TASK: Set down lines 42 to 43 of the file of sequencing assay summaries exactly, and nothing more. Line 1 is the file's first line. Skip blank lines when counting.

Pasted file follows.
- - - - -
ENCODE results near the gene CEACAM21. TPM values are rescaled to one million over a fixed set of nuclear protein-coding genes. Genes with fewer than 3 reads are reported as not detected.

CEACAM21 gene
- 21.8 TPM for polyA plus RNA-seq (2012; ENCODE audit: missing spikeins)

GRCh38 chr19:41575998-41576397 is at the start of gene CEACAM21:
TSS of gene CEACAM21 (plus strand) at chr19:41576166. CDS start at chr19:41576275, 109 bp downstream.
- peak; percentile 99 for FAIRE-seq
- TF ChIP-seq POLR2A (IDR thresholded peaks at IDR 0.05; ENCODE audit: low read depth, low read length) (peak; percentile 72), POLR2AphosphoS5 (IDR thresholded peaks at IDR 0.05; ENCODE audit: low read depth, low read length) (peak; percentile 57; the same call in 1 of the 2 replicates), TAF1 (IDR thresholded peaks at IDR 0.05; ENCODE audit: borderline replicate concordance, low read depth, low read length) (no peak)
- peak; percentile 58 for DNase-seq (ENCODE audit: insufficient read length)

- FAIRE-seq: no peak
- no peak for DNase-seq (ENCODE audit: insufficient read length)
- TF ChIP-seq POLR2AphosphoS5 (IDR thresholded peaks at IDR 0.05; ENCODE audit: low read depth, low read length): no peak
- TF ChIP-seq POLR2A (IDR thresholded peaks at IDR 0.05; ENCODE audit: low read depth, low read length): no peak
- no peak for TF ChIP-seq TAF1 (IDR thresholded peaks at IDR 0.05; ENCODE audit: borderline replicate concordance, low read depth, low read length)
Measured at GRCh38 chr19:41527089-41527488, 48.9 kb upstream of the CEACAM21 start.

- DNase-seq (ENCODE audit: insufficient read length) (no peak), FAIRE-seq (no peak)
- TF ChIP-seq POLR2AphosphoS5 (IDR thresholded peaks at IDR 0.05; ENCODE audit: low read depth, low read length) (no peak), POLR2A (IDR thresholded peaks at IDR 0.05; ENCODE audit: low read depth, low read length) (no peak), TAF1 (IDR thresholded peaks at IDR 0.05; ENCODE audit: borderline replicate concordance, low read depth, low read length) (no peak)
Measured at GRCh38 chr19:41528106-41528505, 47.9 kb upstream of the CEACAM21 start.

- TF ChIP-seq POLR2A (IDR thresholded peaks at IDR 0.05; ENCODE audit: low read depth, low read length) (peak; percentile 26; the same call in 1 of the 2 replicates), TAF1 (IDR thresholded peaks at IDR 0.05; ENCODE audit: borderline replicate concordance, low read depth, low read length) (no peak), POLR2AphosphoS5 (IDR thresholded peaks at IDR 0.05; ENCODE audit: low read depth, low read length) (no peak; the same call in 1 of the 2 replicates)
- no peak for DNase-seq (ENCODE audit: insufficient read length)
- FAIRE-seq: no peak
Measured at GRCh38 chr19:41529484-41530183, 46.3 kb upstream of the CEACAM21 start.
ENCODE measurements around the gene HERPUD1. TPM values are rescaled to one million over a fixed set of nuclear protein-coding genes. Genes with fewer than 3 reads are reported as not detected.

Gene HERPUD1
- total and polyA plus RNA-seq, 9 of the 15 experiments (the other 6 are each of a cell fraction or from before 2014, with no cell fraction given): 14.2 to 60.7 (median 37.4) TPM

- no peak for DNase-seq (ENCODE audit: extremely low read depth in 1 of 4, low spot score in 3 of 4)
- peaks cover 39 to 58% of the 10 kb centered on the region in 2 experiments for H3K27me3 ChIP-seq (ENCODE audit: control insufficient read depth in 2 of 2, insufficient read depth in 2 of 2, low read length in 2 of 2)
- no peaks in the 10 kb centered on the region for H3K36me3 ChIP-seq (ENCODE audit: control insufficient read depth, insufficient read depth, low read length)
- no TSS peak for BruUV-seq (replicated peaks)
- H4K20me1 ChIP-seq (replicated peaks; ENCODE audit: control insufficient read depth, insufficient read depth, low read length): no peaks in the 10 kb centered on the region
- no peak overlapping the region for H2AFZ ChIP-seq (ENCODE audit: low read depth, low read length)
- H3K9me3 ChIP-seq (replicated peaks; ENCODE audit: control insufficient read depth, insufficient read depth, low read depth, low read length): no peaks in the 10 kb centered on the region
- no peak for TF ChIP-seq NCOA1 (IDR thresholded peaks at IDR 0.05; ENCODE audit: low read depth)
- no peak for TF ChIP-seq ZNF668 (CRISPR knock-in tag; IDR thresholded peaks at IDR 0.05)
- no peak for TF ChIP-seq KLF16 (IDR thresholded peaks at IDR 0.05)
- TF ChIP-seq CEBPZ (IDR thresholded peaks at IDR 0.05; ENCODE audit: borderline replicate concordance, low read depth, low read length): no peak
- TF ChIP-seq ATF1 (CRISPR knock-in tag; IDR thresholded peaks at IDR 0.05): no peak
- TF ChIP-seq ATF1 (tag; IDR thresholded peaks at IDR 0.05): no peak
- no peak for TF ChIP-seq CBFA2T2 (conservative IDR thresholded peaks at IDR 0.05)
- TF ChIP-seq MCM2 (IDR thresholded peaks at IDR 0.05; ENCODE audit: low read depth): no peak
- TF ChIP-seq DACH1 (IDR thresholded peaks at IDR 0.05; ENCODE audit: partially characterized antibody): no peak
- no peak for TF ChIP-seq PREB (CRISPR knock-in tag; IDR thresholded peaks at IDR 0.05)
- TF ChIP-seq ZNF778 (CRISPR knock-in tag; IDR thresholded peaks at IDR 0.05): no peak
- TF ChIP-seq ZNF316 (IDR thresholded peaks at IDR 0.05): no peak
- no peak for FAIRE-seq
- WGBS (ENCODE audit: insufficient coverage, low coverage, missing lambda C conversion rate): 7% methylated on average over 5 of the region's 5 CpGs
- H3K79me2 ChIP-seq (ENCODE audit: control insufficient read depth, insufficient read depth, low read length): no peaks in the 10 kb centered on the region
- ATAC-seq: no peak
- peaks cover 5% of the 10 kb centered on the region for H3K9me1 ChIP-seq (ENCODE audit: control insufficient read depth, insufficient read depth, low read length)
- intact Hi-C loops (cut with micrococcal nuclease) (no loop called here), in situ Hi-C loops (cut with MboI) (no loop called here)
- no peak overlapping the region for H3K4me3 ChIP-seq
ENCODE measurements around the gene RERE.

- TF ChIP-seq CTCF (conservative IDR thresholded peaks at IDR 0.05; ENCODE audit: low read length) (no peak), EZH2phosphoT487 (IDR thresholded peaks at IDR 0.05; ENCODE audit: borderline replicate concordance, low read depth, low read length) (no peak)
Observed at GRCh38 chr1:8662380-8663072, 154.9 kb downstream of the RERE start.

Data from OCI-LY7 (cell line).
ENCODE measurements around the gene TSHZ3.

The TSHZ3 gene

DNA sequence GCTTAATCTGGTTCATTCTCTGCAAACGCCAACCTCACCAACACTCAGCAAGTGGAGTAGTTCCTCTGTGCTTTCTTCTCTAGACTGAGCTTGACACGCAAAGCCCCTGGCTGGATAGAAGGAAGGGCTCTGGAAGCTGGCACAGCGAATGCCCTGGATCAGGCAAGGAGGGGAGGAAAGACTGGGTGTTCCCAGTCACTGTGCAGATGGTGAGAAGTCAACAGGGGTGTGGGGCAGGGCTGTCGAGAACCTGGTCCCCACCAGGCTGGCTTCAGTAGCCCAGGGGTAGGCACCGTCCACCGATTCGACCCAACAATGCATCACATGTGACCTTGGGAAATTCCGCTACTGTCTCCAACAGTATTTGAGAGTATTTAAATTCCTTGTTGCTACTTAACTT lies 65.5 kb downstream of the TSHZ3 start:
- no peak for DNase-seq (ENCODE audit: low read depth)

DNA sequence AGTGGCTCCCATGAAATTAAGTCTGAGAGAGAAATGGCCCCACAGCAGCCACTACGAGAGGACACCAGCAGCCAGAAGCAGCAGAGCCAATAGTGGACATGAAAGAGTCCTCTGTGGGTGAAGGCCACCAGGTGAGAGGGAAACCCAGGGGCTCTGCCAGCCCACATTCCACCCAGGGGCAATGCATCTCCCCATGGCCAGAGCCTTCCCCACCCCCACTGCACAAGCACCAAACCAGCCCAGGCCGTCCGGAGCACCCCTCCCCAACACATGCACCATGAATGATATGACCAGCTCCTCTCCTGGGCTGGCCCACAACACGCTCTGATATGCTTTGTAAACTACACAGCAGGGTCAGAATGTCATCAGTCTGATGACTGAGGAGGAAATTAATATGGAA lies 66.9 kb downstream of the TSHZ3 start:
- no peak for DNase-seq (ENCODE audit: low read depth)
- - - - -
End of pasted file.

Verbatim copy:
- TF ChIP-seq ZNF778 (CRISPR knock-in tag; IDR thresholded peaks at IDR 0.05): no peak
- TF ChIP-seq ZNF316 (IDR thresholded peaks at IDR 0.05): no peak